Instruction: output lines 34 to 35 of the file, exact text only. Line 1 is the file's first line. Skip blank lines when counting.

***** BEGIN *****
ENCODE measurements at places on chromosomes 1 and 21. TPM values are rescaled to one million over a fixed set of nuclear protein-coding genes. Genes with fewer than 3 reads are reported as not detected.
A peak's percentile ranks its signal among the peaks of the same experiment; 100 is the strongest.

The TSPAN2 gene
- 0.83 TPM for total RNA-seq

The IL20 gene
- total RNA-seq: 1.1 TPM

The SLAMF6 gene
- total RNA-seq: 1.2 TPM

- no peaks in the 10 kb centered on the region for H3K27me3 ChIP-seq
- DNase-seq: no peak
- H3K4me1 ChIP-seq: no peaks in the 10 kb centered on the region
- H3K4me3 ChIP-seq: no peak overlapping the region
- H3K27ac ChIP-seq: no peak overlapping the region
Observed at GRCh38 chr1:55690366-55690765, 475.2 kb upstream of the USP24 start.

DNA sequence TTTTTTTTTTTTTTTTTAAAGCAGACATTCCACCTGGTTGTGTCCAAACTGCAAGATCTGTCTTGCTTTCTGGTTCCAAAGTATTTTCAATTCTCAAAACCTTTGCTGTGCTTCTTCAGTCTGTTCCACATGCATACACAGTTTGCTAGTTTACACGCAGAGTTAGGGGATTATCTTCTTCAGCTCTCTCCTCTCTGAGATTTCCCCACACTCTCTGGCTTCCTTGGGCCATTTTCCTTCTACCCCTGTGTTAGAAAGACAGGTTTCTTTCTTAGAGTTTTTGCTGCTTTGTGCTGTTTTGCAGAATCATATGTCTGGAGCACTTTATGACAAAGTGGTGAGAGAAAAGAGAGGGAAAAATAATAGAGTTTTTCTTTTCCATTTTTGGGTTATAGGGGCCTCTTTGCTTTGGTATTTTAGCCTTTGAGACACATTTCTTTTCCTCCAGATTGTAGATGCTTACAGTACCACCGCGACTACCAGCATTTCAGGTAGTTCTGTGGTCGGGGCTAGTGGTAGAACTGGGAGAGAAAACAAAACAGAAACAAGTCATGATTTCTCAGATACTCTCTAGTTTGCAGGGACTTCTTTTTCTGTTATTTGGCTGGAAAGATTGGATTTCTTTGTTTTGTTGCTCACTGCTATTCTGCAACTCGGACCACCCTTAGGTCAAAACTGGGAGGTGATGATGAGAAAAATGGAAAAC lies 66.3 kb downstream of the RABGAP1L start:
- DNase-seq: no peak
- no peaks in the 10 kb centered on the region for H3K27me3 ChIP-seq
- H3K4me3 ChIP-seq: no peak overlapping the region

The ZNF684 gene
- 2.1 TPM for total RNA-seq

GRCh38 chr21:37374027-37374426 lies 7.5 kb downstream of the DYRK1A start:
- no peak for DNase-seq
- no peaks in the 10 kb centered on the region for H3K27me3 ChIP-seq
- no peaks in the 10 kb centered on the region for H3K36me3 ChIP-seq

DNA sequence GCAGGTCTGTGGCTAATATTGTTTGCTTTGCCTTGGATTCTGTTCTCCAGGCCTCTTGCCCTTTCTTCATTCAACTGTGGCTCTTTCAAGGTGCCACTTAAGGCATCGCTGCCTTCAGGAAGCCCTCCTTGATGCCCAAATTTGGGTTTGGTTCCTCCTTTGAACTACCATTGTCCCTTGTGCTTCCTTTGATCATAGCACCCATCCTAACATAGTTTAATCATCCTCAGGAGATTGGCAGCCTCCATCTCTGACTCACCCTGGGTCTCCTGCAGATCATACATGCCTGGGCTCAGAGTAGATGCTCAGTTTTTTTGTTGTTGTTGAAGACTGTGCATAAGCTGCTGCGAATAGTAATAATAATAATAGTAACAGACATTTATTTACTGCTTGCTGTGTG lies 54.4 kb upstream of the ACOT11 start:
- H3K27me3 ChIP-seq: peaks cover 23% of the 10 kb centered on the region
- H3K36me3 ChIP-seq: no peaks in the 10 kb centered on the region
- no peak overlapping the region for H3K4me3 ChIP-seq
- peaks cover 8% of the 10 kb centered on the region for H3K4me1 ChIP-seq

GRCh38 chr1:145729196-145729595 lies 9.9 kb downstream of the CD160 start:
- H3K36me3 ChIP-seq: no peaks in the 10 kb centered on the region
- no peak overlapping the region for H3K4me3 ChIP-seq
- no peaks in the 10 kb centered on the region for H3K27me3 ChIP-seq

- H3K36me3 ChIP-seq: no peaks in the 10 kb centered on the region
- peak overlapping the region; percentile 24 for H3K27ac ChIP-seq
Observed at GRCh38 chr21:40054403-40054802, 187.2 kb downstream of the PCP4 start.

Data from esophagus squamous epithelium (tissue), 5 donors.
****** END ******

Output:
- H3K36me3 ChIP-seq: no peaks in the 10 kb centered on the region
- peak overlapping the region; percentile 24 for H3K27ac ChIP-seq